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The PIER framework for healthcare simulation integration in undergraduate physiotherapy education



The need for healthcare curricula renewal to facilitate a continuum in education from classrooms to diverse healthcare settings is undeniable. Simulation has been recognized as an educational strategy to address healthcare education challenges, with limited reporting on the integration of simulation-based learning experiences in physiotherapy education. The study aimed to describe the finalisation of a framework for integration of healthcare simulation in an undergraduate physiotherapy program.


A qualitative descriptive research design was utilized. Five South African experts in the fields of healthcare simulation and/or physiotherapy education contributed to the finalization of the framework during a consensus meeting. Content analysis was employed and credibility was ensured through double coding.


Structural coding yielded five themes- Planning, Implementation, Program Evaluation, Program Revision and Framework. The five themes consisted of fifteen categories, two sub-categories and 44 codes. The planning theme was most robust with seven categories. The Planning, Implementation, Evaluation, Revision (PIER) framework was developed and finalized by expert participants. following the consensus meeting.


Needs analyses when planning and incorporating simulation is essential. Collaboration through resource and knowledge sharing is vital in developing a responsive curriculum integrating simulation. Furthermore, facilitator and student preparation are paramount in ensuring active engagement in simulated-based learning experiences. The interconnectedness of all framework elements and integration phases, as well as the implied importance of competent facilitators and prepared students is crucial and highlights careful consideration to be given to these aspects. The PIER framework is generic in nature and represents the continuous process of simulation integration for any healthcare program.

Peer Review reports


Healthcare education is challenged with fewer clinical learning opportunities due to ever changing burden of diseases, limited funding, and previously identified lack of students’ theoretical knowledge transfer to clinical practice [1,2,3,4]. The substantial burden on healthcare systems as a result of the COVID-19 pandemic [5], led to a radical change in healthcare training. Healthcare educators face additional challenges which include, but are not limited to, an underprepared student population, lack of adequate infrastructure and resources, severe financial constraints, a focus on primary healthcare and an ethnically and culturally diverse student population [6, 7]. These challenges necessitate that traditional educational methodologies be revisited and that alternative methods, such as simulation and blended online approaches, be explored and integrated.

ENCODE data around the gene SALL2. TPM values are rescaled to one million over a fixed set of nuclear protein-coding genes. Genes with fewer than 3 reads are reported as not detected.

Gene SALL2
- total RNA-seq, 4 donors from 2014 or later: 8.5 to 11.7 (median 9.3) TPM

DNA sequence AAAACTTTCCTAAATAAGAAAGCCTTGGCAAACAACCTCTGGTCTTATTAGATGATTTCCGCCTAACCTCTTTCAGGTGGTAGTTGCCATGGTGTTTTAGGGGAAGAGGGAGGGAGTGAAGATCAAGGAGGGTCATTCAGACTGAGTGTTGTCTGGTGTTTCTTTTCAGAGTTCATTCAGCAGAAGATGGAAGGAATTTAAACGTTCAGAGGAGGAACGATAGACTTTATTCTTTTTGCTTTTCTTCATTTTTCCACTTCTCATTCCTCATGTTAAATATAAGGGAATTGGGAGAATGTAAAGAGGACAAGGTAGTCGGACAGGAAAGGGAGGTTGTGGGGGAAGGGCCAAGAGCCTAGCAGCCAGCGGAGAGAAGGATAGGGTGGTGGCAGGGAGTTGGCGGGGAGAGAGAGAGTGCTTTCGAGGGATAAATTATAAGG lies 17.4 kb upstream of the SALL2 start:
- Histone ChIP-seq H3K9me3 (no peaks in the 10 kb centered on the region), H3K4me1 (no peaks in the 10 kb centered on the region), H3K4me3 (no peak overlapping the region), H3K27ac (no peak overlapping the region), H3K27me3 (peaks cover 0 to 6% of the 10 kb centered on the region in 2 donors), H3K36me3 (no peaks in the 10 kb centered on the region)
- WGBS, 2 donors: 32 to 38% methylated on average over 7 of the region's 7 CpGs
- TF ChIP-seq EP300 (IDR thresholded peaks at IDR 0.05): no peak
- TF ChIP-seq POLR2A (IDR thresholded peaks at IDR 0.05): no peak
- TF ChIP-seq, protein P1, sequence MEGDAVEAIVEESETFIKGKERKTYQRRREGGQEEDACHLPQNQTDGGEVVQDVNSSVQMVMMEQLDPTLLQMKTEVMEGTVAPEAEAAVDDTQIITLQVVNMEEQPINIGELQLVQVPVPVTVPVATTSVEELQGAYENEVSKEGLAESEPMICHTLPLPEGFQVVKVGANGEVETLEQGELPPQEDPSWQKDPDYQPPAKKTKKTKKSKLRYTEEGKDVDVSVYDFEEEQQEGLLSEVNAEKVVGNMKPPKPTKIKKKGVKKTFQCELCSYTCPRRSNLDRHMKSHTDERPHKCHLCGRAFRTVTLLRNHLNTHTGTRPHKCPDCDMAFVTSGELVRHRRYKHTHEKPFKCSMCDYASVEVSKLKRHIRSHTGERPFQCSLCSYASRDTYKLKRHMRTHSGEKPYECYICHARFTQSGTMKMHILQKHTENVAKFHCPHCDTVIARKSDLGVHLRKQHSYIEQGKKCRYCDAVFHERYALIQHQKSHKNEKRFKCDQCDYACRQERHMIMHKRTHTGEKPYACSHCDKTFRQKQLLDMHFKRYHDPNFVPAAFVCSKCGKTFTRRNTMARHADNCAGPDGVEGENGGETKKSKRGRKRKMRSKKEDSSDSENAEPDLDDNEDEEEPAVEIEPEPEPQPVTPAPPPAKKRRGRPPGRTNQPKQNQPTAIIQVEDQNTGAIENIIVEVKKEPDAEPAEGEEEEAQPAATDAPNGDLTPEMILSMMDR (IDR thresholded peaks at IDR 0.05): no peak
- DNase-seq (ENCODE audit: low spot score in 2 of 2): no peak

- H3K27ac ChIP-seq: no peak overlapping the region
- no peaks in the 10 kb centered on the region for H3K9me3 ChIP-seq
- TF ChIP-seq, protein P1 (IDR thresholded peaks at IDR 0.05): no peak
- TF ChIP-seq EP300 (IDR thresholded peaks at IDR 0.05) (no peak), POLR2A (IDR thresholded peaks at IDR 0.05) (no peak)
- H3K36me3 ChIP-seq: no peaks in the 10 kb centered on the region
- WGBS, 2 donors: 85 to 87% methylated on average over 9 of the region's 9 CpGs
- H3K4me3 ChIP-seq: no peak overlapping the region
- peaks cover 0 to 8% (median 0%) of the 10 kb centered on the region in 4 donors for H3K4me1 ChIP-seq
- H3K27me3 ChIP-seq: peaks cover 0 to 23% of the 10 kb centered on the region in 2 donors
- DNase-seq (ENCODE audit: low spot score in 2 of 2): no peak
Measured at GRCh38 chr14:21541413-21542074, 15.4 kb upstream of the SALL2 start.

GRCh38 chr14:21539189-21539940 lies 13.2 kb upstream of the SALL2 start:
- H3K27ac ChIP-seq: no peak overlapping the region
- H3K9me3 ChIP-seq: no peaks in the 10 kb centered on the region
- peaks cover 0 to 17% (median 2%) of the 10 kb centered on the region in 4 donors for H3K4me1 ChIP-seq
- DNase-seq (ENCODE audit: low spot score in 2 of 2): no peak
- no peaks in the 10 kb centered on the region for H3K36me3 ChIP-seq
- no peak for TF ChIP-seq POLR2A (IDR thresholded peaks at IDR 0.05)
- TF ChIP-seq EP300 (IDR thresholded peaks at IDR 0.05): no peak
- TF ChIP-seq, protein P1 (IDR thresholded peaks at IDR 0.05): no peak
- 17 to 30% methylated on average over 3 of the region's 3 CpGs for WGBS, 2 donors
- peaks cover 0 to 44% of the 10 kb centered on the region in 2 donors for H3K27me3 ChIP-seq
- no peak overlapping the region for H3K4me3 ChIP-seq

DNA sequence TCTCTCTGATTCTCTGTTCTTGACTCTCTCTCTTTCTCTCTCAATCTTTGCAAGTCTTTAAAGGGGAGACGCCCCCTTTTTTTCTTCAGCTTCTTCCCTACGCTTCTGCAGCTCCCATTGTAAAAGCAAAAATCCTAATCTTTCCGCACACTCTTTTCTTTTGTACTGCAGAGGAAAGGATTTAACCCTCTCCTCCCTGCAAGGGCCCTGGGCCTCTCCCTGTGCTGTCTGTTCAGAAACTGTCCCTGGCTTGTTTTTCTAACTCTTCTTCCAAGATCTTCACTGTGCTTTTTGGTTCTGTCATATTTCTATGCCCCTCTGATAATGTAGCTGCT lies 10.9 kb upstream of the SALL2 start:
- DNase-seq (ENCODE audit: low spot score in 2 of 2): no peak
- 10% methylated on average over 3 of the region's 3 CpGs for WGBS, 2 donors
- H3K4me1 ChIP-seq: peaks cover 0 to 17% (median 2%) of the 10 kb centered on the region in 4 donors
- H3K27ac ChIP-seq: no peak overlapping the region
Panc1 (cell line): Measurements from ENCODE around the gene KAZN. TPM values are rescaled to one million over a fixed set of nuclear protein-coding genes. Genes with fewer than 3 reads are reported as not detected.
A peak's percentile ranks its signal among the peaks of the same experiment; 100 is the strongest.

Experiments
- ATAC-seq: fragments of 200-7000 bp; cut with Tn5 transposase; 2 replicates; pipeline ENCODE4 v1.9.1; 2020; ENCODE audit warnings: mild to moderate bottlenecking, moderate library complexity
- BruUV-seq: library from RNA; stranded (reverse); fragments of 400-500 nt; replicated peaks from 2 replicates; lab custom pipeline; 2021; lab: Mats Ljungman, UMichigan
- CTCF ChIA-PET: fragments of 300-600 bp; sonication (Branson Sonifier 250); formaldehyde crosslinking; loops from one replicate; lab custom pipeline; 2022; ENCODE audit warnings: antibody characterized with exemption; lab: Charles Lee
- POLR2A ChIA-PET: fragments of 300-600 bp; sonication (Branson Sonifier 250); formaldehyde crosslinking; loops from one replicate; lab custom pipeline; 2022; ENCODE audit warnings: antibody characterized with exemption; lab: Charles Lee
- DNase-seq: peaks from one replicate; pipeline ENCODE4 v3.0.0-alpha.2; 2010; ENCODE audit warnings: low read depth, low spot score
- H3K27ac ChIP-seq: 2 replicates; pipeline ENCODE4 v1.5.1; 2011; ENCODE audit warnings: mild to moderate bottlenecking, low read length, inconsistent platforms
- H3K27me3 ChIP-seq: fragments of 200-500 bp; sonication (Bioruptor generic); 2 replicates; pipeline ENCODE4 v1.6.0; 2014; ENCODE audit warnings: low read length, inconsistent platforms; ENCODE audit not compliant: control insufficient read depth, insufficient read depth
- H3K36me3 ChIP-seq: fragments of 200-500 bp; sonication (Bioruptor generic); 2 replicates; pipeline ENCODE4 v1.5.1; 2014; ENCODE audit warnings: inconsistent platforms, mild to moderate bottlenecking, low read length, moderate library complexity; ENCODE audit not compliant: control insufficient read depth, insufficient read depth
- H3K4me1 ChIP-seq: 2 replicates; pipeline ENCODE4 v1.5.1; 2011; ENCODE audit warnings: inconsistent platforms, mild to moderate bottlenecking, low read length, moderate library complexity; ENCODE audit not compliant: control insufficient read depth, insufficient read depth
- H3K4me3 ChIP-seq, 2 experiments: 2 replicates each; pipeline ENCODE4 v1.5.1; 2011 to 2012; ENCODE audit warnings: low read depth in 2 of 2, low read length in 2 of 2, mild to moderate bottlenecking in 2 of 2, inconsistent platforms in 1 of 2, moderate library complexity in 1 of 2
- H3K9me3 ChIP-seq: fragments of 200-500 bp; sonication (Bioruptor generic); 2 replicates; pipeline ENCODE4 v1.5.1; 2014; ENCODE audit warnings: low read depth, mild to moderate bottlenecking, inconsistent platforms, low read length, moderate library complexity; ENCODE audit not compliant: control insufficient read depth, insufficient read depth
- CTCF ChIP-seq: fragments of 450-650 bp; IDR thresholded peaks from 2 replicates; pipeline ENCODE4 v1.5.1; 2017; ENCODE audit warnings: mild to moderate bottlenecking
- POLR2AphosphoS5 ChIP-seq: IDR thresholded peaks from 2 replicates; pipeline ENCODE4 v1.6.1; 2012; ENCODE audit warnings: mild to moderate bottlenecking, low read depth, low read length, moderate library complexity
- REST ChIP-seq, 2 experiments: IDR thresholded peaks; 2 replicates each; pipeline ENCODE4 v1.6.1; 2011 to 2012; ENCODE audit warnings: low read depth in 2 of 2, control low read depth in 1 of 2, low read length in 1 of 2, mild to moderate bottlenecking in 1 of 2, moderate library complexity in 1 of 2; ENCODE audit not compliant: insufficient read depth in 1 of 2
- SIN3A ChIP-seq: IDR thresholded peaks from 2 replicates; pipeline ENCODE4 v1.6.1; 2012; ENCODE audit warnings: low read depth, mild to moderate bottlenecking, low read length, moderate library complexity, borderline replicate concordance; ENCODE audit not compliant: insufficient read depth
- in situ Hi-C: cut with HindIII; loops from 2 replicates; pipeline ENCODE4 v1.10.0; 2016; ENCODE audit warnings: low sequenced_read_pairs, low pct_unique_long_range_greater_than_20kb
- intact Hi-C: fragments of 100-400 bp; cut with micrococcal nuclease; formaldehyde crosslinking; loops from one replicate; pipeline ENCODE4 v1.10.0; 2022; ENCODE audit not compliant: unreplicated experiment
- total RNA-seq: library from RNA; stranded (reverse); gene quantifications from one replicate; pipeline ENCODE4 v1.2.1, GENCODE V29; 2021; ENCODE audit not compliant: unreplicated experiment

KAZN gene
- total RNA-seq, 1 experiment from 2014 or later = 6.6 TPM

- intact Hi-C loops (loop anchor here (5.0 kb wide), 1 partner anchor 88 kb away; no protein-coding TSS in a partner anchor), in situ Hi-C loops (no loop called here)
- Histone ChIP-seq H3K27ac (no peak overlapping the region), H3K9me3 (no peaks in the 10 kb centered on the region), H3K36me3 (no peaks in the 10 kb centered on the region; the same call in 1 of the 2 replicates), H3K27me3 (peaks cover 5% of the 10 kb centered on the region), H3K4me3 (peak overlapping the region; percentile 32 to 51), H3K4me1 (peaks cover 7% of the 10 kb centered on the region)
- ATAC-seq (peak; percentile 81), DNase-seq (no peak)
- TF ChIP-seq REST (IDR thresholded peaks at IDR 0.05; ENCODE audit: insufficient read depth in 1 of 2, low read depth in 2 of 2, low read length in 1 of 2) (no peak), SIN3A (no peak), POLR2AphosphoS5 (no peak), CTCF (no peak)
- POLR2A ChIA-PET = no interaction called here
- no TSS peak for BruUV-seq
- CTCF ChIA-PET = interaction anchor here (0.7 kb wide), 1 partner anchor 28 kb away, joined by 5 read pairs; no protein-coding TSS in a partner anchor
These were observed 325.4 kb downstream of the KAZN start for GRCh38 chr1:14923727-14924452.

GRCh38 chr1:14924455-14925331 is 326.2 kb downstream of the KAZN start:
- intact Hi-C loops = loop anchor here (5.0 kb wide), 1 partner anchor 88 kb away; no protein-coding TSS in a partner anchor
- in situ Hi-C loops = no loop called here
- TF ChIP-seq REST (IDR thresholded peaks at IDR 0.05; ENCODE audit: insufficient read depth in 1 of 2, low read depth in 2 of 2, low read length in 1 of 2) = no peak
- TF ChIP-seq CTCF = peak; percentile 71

Aligning with the experiential and constructivist learning theories, a highly contextualised learning environment could be effective in promoting learning [8]. Subsequently evidence has been presented that simulation could facilitate the transfer of knowledge to the clinical setting [3, 9, 10], resulting in many healthcare programmes worldwide integrating simulation in their undergraduate programmes. Simulation-based education (SBE) is rich in diversity with educators drawing from numerous learning theories and educational principles to inform their instruction by means of simulation [11]. Simulation also has the ability to transform learning to an interactive and realistic process, providing “hands-on” student-centred education in a more realistic environment [1, 12].

The benefits of integrating simulation in healthcare education is undeniable with international simulation-based research advocating that Simulation-Based Learning Experience (SBLEs) may overcome the identified healthcare and educational challenges [3, 4, 8, 11]. Healthcare curricula have incorporated aspects of simulation over the past 40 years, but the full curricular integration of this valuable educational methodology is still met with resistance [10, 13]. Published best practice guidelines guide the design of SBLEs with mention only being made of the importance of curricular integration [14]. As with any educational methodology, acceptance and full integration of the methodology is essential to ensure success and sustainability [10].

The authors developed a conceptual framework for simulation integration, described in previous publications [15, 16]. However, program responsiveness to the changing context of higher education is vital and contextualizing research is therefore essential to ensure the needs of the population are met [17]. Although both the systematic review and Delphi survey [15, 16] included primarily international input, disparity in the available resources, varied educator competency and cultural differences [18] challenges the implementation of simulation-based frameworks designed for developed countries within a developing economy. Following review of the conceptual framework, the authors identified a need for an additional phase to finalise the framework in order to contextualise the framework content. We aimed to explore the opinions of experts, in the fields of healthcare simulation and/ or physiotherapy education, to describe the finalisation process of a framework for the integration of simulation in an undergraduate physiotherapy program within a developing economy.